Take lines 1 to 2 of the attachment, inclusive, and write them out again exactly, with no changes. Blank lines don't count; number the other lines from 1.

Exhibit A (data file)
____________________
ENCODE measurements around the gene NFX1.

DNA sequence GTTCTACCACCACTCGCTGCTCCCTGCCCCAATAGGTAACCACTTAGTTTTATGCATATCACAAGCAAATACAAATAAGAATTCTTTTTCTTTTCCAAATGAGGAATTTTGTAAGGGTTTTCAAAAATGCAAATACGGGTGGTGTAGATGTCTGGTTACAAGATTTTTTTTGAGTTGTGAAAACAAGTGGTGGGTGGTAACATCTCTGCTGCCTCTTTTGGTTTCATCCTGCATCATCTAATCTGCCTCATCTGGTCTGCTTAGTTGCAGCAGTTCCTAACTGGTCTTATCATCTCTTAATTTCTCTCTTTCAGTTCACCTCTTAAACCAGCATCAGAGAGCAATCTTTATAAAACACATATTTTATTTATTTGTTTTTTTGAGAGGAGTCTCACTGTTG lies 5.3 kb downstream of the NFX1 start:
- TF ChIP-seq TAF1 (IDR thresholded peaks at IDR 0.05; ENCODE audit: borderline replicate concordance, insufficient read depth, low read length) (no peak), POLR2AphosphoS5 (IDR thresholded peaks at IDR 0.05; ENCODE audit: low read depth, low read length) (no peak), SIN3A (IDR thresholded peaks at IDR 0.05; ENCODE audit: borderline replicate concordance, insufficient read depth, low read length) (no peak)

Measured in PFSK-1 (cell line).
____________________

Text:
ENCODE measurements around the gene NFX1.

DNA sequence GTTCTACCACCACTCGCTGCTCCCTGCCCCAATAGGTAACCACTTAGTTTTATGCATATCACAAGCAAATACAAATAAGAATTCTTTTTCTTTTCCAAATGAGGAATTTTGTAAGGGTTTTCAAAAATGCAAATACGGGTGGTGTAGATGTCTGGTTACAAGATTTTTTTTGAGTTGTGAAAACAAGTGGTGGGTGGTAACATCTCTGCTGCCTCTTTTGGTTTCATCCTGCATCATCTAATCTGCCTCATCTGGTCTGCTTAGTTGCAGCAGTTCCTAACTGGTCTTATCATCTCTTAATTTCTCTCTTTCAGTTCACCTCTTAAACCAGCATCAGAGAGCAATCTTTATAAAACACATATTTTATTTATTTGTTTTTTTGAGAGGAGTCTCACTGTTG lies 5.3 kb downstream of the NFX1 start: